Of all the things Orioles executive vice president/general manager Mike Elias wanted to bring to his new job from the Houston Astros, the one that could have the greatest short-term impact was the implementation of his former organization’s pitching program.
The Astros’ farm system featured affiliates that led their league in strikeouts at every level in 2018. Under the direction of minor league pitching coordinator Chris Holt, previously the assistant pitching coordinator with Houston, the results with the Orioles are trending in that direction.
“The first thing that comes to mind — strikeouts and strikeout numbers going up for our organization — going up this year is a nice thing to see,” Holt said. "It isn’t the only goal. Ultimately, pitching involves more than strikeouts. However, in today’s game, being able to create swing-and-miss is a huge piece of bringing value to the pitching staff at the big league level. So, we know the value of strikeouts being what it is, is an important piece of the equation.
“That said, in terms of everything we’re working to do developmentally, really what goes into this year is, No. 1, communication with the players — consistently communicating helpful and actionable information, whether it’s daily or every other day, in their preparation and in their working repetitions.”
The installation of Holt after Elias was hired, combined with an investment in high-speed cameras and several new data and technology initiatives under assistant general manager for analytics Sig Mejdal, has taken the operation in the direction more modern teams have been heading for years. Previously, radar systems such as TrackMan were part of the Orioles’ amateur scouting and player evaluation tools in the front office, but had little utility at the field level.
That’s changed this year in a big way. When Holt has been at High-A Frederick, pitchers’ bullpen sessions have the high-speed edgertronic camera set up behind the mound with an iPad attached to quickly show what it’s seeing. Holt and Keys pitching coach Justin Lord also take video on cellphones to show the pitcher his delivery in the moment, and the sessions take on a collaborative and instructive feel as each pitch has a specific goal.
That’s where the bat-missing pitches that have emerged throughout the Orioles’ system are developed.
“Simply put, no longer is there anything in the verbiage about pitching to contact or just trying to get a ground ball,” Holt said. "We will get ground balls en route to working to strike guys out. So, a lot of this comes down to, ‘What are they being asked to work to do, and how are we supporting them with a method to back that with a daily process, the work, and the intent and performance goals come game time?’ "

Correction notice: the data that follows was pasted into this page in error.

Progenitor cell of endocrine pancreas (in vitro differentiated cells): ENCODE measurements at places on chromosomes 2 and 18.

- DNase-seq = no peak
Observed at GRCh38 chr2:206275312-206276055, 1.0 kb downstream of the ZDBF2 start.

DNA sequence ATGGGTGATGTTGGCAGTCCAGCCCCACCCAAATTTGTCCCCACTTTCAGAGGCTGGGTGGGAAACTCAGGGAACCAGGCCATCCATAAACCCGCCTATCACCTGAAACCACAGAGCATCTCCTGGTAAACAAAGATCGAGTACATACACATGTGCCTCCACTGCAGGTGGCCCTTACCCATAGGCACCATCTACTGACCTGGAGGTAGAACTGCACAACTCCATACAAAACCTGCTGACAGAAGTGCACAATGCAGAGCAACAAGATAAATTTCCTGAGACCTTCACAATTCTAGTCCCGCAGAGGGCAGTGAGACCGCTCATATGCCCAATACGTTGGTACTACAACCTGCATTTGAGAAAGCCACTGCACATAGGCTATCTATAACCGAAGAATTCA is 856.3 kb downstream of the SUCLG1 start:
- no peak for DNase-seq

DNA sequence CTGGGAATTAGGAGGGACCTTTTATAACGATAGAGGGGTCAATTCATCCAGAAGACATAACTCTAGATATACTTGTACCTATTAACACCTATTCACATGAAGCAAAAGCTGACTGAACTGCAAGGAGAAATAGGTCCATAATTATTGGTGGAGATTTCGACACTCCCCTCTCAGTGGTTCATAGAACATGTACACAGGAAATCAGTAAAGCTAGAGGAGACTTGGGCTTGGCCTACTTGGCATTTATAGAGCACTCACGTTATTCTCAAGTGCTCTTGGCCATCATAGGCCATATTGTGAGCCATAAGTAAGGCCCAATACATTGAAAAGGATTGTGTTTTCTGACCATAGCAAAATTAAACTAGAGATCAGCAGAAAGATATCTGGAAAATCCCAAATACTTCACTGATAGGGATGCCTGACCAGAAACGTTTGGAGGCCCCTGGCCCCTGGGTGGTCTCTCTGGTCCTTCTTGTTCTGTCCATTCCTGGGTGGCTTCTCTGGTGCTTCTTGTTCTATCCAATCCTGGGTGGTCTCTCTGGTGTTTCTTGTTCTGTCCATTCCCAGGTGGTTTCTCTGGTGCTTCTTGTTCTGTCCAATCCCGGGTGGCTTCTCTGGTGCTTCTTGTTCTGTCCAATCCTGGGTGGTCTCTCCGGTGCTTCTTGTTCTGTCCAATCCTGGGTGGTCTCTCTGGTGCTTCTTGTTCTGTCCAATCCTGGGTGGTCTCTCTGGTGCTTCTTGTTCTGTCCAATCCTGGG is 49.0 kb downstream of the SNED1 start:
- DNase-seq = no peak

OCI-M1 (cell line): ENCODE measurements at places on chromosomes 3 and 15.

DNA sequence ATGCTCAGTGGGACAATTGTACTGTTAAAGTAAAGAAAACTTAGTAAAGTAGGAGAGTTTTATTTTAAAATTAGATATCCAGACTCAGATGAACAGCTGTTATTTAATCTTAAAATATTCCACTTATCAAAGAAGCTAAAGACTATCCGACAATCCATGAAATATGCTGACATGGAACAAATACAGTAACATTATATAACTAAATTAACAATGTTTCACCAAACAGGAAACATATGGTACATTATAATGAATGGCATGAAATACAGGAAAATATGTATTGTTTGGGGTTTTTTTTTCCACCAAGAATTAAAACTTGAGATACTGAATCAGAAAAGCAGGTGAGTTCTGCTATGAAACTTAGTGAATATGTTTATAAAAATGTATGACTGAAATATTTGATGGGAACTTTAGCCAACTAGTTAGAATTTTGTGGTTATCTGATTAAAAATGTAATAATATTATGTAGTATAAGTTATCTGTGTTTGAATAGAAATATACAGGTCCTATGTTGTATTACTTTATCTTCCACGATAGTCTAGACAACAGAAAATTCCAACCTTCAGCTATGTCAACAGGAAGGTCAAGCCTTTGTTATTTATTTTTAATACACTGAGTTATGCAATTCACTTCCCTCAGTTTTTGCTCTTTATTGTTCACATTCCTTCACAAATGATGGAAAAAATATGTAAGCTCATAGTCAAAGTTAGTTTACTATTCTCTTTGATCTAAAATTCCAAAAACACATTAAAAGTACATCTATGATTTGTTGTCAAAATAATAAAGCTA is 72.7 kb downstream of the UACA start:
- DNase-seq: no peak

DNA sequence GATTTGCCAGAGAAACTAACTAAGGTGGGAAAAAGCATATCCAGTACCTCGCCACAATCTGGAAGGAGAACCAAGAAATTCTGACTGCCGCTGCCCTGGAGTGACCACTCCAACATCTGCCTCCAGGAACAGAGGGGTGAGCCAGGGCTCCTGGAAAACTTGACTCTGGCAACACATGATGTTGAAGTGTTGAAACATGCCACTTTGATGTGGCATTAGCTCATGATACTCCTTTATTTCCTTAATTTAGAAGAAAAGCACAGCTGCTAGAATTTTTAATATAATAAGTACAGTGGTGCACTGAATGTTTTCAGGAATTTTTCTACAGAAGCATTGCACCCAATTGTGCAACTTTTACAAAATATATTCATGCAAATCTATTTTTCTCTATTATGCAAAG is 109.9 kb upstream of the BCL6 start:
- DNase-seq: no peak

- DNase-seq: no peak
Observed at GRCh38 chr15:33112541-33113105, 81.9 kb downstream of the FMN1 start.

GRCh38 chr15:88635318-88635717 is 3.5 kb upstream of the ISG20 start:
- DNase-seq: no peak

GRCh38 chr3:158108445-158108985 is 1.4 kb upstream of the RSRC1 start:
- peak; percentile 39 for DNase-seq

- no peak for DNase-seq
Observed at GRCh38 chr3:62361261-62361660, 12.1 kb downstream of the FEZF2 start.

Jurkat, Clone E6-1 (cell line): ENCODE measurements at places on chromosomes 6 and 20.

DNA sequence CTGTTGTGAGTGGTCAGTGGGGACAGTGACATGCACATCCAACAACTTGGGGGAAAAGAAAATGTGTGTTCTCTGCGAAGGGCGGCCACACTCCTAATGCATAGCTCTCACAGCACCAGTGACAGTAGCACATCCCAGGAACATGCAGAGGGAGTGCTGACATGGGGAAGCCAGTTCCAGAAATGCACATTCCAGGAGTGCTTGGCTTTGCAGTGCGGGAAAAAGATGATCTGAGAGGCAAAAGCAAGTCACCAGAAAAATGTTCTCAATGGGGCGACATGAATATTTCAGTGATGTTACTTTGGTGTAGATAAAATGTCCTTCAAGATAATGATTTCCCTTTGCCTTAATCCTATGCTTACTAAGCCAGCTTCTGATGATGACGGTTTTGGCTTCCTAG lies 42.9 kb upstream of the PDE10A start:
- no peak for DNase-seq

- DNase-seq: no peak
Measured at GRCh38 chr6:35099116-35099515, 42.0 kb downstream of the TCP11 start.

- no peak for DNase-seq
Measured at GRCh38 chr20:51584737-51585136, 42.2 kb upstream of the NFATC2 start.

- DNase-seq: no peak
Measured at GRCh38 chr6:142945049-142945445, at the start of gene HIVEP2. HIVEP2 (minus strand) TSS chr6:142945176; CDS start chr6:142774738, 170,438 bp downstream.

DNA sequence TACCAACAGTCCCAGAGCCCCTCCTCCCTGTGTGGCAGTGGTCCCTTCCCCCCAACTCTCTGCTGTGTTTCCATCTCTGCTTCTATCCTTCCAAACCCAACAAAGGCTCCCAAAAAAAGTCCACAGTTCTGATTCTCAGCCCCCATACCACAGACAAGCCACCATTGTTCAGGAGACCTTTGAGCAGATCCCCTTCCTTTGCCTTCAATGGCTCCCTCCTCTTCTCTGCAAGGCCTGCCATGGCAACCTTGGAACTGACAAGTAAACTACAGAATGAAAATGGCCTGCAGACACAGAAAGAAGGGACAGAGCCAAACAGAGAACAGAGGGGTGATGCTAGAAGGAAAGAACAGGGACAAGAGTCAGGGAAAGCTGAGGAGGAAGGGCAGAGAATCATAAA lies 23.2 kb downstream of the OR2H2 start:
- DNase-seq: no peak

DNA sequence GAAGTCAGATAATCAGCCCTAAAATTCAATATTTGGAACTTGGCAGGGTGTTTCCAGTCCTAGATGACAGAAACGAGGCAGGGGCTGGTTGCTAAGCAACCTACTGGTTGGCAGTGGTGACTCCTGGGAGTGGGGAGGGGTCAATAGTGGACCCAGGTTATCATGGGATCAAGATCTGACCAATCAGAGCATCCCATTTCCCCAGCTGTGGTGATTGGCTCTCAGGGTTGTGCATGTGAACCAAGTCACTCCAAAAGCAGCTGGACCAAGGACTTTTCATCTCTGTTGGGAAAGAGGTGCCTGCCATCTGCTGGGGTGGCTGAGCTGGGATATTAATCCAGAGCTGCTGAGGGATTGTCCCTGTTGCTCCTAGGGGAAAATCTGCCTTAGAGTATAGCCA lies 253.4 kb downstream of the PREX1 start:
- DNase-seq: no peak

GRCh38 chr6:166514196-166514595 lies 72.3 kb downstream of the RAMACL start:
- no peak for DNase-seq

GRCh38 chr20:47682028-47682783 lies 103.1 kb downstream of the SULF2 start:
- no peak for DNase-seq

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“It’s just a different philosophy as far as how we’re attacking hitters,” said Keys manager Ryan Minor, who has coached and managed in the Orioles’ organization for 12 years. "Usually, at your lower levels, it’s always fastball command, fastball command. Times have changed now.
"You've got to start throwing everything for strikes, so we're really utilizing the high-speed cameras and the philosophy now is less fastball usage, and you want to be able to strike more guys out, because the less runners on base, the less chances there are to score runs. The higher strikeout rates now that you see, that's what we're trying to get to."
Frederick is one of several places where that bat-missing mentality has taken hold. Both Holt and Minor mentioned right-hander Michael Baumann as someone who has boosted his strikeout rate while allowing fewer base runners this year. Others, such as DL Hall and Keegan Akin, have had their strikeout rates spike, albeit with their walk rates jumping as well.
For others, the mandate away from just throwing well-located fastballs and getting weak contact has made for a difficult year. At Frederick, for example, right-hander Brenan Hanifee is being weaned off his standout sinker so he can throw his slider and changeup for strikes more regularly, but is walking more batters and not replicating his previous success as a result.
“Overall, to see that byproduct of an increased strikeout number, and also the WHIP being better, and hits-per-inning being better, and the [fielding-independent pitching] numbers lowering for a lot of guys," Holt said, “those are all things that are byproducts of having a consistent message, and a consistent intent behind the work and a purpose behind the goals.”